Sept. 22-28, 2000
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Engineers awarded NSF grants in information technology
U.Va.'s new online finance system nearing completion
New center uses nurses' expertise

The true story of the Alderman map thief

In Memoriam
Writer's Eye competition opens Sept. 25
Hot Links - "ClarkCam"
Q&A - Turner's passion produces results for Arican-American students
Foreign TV programs offered on Grounds
Need CA$H?
Researcher to speak on DNA study of Jefferson descendants
Upstart Aussies troupe to perform in Charlottesville
After Hours - Berdel finds peace of mind and body through t'ai chi ch'uan
U.Va. among six centers studying heart disease in diabetics

U.Va. among six centers studying heart disease in diabetics

Staff Report

Researchers at the Health System have begun enrolling patients in the first multi-center study designed to detect "silent" heart disease in people with diabetes. The study will evaluate the potential role of a new cardiac imaging procedure in screening these at-risk patients, with the hope of developing an approach that could ultimately save lives.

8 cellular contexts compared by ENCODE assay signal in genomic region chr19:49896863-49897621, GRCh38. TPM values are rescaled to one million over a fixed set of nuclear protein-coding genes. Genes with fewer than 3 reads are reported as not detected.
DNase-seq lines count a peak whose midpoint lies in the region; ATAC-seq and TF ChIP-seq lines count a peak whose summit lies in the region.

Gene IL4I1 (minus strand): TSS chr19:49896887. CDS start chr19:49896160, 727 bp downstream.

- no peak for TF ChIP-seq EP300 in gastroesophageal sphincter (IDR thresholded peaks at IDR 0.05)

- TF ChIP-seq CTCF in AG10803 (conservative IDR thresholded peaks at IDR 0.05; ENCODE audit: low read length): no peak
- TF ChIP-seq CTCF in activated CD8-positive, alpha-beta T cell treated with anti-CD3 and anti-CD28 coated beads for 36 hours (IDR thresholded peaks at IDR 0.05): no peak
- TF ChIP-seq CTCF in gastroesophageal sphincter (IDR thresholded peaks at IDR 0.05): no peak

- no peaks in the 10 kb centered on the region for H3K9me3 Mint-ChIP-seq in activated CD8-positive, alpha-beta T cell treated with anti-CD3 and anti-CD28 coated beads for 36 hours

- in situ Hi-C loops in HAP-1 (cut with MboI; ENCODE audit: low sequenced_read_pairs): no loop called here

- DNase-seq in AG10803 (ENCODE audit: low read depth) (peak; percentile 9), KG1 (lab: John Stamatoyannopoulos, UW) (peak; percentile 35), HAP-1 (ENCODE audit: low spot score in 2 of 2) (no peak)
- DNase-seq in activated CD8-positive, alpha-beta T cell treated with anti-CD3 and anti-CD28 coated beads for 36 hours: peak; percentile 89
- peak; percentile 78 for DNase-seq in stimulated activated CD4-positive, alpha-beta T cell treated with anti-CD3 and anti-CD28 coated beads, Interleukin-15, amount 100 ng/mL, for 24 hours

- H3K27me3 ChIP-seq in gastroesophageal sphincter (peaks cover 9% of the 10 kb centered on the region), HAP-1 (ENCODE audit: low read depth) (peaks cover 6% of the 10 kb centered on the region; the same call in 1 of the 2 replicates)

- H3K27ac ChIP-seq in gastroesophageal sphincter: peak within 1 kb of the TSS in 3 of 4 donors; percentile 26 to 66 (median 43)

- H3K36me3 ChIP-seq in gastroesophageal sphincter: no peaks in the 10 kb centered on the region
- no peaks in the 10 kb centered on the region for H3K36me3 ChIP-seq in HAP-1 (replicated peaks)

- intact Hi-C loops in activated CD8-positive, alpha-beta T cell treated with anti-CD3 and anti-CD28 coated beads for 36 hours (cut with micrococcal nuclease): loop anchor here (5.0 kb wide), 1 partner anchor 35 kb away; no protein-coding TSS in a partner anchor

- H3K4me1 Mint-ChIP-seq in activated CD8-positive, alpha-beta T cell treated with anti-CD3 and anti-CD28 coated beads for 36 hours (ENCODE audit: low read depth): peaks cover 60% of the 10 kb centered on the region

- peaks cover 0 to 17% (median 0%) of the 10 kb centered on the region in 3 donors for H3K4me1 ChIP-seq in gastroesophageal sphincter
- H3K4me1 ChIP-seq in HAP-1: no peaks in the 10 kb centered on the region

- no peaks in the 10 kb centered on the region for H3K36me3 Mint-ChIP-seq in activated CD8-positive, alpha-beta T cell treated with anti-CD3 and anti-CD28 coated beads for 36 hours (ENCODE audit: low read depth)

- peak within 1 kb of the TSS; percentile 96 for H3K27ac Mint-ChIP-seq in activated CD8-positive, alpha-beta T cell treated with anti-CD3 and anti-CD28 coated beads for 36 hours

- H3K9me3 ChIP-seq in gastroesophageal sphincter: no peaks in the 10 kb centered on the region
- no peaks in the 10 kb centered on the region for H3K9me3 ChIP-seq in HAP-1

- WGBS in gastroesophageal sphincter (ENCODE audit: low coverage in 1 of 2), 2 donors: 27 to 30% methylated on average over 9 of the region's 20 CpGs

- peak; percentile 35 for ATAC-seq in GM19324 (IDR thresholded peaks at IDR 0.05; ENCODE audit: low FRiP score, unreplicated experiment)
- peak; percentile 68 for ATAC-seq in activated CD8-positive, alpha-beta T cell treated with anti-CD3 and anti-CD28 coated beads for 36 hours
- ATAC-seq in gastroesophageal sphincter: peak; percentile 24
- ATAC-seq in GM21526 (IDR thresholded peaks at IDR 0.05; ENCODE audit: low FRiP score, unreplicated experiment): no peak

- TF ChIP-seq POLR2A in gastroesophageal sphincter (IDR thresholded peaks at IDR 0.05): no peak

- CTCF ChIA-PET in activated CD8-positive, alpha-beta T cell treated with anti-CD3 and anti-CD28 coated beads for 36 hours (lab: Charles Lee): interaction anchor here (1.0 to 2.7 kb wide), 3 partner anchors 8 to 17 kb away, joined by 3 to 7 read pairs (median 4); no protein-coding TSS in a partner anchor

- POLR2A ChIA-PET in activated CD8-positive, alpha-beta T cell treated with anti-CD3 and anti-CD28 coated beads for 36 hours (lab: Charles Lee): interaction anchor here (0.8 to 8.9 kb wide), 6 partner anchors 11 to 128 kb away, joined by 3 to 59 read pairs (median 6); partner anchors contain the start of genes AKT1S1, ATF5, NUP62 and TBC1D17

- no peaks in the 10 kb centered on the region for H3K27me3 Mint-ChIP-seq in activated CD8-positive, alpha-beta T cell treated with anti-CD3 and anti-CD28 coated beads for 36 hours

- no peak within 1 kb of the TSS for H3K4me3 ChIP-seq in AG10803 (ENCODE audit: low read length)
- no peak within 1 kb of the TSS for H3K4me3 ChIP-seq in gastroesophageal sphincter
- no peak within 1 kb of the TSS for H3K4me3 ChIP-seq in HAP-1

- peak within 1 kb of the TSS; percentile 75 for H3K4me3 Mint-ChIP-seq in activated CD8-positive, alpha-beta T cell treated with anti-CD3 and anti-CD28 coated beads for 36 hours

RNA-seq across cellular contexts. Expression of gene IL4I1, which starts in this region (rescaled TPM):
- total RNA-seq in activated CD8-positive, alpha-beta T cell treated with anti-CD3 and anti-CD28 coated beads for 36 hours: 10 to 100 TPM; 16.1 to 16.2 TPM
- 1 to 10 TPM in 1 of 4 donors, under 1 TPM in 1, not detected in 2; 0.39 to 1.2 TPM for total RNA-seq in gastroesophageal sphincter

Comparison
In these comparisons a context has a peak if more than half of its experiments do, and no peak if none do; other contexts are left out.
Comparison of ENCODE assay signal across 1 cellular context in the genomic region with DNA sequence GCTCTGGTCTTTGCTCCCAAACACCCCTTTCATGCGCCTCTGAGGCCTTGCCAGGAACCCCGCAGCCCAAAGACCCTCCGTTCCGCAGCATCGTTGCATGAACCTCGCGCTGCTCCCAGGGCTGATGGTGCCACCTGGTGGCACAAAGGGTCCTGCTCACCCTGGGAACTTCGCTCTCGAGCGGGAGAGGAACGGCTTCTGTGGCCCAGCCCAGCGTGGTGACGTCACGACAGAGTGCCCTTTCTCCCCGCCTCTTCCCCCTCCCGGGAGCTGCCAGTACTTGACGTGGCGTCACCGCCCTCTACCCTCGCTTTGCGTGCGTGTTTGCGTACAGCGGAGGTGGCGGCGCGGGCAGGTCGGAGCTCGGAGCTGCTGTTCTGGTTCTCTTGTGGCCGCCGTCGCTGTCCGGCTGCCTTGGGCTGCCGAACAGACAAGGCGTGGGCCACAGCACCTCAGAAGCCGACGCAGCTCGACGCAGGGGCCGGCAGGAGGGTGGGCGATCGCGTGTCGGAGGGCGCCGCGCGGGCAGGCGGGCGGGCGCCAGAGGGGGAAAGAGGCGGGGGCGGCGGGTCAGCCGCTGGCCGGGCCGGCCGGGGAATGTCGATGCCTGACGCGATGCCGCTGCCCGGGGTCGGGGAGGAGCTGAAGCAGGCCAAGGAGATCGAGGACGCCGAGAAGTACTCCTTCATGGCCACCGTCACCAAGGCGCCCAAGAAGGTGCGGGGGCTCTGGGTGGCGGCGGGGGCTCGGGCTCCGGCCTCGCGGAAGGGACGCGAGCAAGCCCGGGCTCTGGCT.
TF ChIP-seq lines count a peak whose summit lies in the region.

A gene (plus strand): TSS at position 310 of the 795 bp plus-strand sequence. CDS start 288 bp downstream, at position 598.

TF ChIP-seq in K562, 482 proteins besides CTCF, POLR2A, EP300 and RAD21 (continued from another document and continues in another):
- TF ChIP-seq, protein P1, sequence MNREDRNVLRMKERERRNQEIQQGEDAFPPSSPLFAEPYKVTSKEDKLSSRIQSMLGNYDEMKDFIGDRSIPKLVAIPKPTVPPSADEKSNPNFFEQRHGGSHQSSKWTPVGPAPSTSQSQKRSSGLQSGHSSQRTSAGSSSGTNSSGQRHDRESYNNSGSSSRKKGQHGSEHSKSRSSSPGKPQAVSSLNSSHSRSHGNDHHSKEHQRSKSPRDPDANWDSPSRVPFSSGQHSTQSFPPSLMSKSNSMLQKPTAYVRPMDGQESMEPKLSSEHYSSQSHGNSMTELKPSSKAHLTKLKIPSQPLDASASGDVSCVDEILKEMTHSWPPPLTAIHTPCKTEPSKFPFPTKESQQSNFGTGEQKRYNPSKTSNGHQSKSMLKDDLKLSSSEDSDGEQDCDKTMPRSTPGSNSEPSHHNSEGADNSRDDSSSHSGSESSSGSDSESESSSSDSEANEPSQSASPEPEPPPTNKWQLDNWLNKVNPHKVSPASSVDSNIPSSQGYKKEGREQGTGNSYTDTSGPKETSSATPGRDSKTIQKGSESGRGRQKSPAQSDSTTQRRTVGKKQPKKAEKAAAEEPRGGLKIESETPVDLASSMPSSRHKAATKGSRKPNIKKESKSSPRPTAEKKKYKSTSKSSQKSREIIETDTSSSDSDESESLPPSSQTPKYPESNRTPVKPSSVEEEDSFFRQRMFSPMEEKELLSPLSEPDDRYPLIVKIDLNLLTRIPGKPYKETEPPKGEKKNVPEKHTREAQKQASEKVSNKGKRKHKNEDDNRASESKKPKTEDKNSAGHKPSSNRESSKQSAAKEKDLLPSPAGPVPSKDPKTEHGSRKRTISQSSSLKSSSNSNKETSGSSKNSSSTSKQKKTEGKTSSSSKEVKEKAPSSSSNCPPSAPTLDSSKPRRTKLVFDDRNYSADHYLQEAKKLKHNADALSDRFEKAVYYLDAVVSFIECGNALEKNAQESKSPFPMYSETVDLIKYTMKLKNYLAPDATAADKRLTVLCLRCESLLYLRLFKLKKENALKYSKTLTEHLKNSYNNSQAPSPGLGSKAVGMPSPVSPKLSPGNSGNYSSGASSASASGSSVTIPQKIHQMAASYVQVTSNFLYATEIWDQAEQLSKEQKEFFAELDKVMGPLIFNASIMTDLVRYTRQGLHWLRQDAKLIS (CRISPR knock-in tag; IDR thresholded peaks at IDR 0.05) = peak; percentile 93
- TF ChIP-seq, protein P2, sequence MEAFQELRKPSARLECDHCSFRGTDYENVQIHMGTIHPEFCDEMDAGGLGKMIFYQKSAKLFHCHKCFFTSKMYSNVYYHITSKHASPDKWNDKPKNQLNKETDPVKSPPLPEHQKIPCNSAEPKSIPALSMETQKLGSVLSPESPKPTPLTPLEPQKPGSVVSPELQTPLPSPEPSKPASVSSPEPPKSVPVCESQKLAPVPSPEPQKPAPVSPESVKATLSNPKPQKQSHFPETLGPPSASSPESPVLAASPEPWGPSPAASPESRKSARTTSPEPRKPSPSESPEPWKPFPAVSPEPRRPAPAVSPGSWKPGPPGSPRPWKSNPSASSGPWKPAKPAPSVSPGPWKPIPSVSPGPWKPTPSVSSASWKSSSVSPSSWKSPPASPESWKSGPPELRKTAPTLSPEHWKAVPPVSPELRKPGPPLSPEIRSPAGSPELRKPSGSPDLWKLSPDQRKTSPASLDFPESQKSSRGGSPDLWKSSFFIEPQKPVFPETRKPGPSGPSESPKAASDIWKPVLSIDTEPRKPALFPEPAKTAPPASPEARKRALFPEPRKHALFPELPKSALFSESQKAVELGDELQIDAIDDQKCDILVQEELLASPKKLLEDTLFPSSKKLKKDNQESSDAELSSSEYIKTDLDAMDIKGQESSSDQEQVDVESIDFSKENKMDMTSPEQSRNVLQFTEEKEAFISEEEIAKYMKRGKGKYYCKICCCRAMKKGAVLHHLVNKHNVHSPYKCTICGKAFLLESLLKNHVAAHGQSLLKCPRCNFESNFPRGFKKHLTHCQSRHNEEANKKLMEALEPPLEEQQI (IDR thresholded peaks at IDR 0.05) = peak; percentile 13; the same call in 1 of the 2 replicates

Americans with diabetes are two to four times more likely to suffer from heart disease than those in the general population. Identifying heart disease early in these patients has been difficult because many have no obvious symptoms.

"Heart disease in diabetics has not received adequate attention, despite the fact that it is the leading cause of reduced life expectancy among these patients," said Dr. Eugene J. Barrett, director of the U.Va. Diabetes Center and co-investigator on the study. "We're pleased U.Va. is involved in this important study and hope it sheds light on how to improve patient outcomes."

In addition to U.Va., other trial sites include Yale's School of Medicine, Soundview Research Associates in Norwalk, Conn., Tulane University, University of Alabama in Birmingham, University of Chicago and University of Rochester (New York).

The study is slated to enroll 1,000 patients. To be eligible, patients must be at least 18 years old with known diabetes but have no symptoms of heart disease.

Those interested in learning more about enrolling in the study should contact U.Va. study coordinator Wendie Price at 924-5869.

 


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